A very good argument can be made for a more centralised monetary policy, but the absolutely maddening thing is that European politicians and bureaucrats have never made it. And they have never made it because they know that it doesn’t have popular support among the countries of Europe. This isn’t democracy. It is autocracy.

For those europhiles in Brussels, the hope is that fiscal unity will follow this crisis. The alternative, it seems, would be a collapse of the euro.

This choice seems to becoming starker all the time. Last week, Italy displayed worrying signs of defaulting on its debt. Giuliano Tremonti, the finance minister, whom I have a certain grudging appreciation of, put forwards a package of austerity measures. He was immediately ridiculed in La Republica by Silvio Berlusconi, the prime minister. Italian bonds predictably slumped, but thankfully Tremonti’s package of austerity measures was passed by parliament.

If Italy falls, then there is just not enough money to bail the country out.

The problem is that European politicians are still not being honest. It took ages for them to admit that Greece was bankrupt, even when it had become clear that default was inevitable. Their great hope is that a default can be put off to 2013, when a centralised bail-out fund has been set up to address the problems that Europe is now riddled with.

The chance of the problems being postponed until then is looking increasingly unlikely. This is largely the fault of European politicians. If a year ago they had admitted that Greece was bankrupt and demanded a restructuring of their debt, instead of simply plugging the holes with German taxpayer’s money, things might look a little rosier. Not much, but a little.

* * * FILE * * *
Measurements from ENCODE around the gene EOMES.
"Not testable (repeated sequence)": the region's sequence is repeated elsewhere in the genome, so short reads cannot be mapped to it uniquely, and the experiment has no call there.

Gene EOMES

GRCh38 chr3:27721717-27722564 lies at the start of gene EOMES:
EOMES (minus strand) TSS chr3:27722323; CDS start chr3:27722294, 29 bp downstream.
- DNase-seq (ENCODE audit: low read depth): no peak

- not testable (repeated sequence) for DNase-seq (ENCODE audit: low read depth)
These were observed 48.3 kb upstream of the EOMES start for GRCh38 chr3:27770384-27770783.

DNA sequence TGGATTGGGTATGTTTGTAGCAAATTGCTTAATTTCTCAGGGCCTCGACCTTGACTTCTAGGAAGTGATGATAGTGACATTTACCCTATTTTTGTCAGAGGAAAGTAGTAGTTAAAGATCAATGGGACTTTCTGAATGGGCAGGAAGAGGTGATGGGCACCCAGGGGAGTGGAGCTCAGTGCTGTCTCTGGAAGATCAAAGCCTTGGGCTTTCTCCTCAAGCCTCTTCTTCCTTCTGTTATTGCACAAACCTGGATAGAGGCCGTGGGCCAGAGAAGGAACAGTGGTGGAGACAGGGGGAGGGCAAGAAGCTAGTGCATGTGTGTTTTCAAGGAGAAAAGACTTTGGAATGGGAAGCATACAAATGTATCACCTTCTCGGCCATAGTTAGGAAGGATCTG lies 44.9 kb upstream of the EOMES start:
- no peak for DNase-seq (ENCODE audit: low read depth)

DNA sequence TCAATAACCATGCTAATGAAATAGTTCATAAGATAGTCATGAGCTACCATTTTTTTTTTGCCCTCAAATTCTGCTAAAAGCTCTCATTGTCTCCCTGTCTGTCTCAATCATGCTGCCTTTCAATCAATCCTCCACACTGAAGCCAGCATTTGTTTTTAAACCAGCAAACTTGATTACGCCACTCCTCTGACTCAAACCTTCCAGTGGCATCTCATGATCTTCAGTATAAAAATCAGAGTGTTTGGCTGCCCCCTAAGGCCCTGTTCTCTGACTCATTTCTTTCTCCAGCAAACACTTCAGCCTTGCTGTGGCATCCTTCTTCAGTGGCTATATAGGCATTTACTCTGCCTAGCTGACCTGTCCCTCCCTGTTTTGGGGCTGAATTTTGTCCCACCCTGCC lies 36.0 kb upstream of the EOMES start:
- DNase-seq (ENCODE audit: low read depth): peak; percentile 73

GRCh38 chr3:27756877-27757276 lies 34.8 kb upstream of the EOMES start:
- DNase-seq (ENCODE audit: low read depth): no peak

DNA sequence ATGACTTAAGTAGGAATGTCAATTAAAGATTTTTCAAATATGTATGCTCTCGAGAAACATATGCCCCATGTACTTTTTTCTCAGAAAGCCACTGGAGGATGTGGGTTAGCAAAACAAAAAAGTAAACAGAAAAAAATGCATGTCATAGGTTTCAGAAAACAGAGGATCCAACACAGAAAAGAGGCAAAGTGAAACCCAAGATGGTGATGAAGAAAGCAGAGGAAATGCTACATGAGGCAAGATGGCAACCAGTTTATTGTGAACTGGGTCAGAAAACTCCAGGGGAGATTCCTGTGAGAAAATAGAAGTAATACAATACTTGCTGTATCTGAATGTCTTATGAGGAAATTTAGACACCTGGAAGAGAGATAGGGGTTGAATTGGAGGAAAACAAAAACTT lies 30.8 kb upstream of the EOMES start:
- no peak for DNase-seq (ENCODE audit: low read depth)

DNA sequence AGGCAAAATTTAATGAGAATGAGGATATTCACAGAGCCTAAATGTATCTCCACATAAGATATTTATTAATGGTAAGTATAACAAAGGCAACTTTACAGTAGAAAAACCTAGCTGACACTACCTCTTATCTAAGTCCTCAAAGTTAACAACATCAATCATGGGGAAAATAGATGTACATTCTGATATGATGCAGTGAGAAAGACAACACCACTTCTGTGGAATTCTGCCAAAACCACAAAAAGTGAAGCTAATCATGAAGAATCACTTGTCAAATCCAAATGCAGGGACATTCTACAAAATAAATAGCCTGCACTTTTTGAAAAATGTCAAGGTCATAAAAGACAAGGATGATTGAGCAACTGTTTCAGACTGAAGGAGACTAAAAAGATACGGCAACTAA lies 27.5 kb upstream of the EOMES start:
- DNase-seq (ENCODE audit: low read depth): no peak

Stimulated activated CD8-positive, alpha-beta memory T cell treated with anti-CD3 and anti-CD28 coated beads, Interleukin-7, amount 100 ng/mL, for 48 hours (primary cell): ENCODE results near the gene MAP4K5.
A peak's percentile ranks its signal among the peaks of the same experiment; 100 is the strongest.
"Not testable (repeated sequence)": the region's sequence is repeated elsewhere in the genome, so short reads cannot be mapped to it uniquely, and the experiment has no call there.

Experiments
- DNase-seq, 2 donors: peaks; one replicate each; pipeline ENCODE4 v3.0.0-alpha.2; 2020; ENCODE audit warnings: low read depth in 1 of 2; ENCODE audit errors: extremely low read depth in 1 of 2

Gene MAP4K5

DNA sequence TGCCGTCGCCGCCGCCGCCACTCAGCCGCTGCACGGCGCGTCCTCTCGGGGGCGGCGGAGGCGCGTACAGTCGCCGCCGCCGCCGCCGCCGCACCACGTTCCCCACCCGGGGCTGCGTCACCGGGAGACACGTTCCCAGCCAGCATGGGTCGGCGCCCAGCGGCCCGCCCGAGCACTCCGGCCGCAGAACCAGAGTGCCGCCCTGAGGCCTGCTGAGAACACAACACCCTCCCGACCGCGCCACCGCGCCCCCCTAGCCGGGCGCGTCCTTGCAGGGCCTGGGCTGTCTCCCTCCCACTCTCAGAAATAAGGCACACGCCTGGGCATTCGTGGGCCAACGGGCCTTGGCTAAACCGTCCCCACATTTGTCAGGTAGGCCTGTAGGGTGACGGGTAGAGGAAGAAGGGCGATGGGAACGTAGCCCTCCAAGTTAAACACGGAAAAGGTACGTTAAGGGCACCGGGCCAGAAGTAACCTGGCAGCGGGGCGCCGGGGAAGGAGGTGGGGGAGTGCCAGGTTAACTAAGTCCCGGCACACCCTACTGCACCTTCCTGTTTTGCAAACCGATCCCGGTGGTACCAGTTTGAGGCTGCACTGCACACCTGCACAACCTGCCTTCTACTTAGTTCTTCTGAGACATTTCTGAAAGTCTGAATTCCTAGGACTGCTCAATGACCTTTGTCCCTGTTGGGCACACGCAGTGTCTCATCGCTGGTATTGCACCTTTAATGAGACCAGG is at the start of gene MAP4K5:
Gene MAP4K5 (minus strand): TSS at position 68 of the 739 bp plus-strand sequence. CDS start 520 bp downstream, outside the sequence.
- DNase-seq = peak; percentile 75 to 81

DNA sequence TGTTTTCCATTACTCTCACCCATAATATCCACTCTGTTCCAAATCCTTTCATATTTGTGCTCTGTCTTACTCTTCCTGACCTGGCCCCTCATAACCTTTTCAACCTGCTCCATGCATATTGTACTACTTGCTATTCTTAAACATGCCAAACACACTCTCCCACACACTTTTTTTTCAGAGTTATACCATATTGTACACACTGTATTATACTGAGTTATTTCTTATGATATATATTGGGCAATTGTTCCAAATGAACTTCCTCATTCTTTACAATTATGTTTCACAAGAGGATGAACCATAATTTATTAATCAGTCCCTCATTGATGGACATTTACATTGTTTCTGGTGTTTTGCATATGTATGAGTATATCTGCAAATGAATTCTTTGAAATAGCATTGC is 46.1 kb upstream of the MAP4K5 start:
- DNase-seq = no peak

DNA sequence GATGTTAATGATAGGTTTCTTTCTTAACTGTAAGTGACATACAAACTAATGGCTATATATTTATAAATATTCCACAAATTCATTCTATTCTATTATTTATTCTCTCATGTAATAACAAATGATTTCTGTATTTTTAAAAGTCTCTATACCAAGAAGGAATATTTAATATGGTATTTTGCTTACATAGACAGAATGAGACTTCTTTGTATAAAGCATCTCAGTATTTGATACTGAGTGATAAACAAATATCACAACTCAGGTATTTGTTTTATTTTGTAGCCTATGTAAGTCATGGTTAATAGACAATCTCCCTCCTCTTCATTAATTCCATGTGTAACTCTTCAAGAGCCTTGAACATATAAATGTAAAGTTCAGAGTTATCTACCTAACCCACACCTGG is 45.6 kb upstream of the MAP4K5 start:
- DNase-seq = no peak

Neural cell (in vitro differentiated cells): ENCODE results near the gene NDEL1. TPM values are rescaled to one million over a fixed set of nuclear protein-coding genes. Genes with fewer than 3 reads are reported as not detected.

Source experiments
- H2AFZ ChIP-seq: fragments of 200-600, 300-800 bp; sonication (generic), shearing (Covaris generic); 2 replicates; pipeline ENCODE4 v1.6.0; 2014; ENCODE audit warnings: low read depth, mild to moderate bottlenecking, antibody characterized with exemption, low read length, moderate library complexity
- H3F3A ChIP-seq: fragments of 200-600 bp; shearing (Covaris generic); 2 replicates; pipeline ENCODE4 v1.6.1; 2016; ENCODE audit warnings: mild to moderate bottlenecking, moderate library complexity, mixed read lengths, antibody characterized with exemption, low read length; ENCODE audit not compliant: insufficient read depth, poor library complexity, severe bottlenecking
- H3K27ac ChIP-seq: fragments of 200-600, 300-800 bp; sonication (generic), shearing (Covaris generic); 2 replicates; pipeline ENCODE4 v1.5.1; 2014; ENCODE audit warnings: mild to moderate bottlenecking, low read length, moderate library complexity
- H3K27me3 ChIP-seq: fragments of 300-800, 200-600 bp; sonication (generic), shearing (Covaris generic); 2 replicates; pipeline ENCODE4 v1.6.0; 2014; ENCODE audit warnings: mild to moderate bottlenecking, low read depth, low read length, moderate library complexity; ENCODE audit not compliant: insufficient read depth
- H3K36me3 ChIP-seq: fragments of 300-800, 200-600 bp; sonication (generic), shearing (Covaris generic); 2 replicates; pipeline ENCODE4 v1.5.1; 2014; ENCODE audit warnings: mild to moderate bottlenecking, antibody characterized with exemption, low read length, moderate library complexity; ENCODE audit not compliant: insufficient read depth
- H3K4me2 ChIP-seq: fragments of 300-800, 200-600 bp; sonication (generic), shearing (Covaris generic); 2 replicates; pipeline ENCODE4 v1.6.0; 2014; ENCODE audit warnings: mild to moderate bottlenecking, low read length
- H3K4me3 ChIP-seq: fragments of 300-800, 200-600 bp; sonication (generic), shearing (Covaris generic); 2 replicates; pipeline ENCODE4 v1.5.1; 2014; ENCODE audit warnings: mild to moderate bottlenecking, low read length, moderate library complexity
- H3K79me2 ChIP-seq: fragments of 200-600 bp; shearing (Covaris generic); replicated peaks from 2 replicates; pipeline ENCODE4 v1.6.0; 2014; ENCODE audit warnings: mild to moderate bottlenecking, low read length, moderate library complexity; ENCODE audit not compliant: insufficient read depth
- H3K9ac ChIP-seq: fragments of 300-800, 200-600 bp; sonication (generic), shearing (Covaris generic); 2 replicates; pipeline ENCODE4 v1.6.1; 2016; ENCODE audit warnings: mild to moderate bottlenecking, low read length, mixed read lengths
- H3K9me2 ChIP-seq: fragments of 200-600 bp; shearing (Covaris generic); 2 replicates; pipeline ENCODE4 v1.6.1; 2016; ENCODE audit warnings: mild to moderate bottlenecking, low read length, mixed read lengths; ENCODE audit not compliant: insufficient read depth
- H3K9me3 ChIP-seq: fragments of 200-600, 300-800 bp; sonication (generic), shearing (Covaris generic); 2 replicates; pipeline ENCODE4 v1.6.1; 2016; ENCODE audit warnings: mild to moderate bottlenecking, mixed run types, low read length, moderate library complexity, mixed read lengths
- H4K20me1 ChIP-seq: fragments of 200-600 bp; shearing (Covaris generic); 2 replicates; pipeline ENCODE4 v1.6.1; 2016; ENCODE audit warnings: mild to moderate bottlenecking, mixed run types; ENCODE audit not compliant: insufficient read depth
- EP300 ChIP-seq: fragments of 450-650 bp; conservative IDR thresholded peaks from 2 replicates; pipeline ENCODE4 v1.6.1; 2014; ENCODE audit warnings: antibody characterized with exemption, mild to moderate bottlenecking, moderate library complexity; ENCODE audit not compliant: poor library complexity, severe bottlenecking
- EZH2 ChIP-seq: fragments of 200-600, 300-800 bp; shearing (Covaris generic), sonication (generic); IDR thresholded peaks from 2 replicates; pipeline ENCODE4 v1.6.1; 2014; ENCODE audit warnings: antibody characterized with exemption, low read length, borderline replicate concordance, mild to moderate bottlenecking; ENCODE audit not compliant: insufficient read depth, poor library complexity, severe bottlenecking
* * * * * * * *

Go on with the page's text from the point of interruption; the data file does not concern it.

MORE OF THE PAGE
But instead they told the voters that this money was all that was needed to make the problem go away. Unfortunately for the likes of Angela Merkel, the German Chancellor, voters have a way of remembering these things.

The alternative, it seems, would be a forced withdrawal of Greece from the euro (which it should never have joined in the first place) and inevitable talk of a possible break-up of the single currency.

Many commentators have said this would be a terrible thing for the economy of the world as a whole, but I’m not convinced. The terrible thing for the world as a whole would be years of stagnation and unrest in places like Greece and Italy, with governments brought to their knees by the violence of angry voters, and thuggish populist politicians slipping into their place. And all because Europe’s politicians lied to its people.

There is a highly memorable scene in the play of Anthony and Cleopatra. Anthony has suffered defeat at the hands of the Egyptian navy and believes that the Egyptian Queen Cleopatra, his lover, has betrayed him. He vows to have her killed in revenge. She hears of this plot and spreads the word that she has committed suicide. In remorse, Anthony falls on his sword. But he doesn’t die completely. He is brought to Cleopatra and whispers, with his last breath, “I am dying, Egypt, dying.” And, so saying, he joins the after-life. In response, Cleopatra kills herself by placing a poisonous asp on her breast.

And all because the two lovers couldn’t be honest with one another.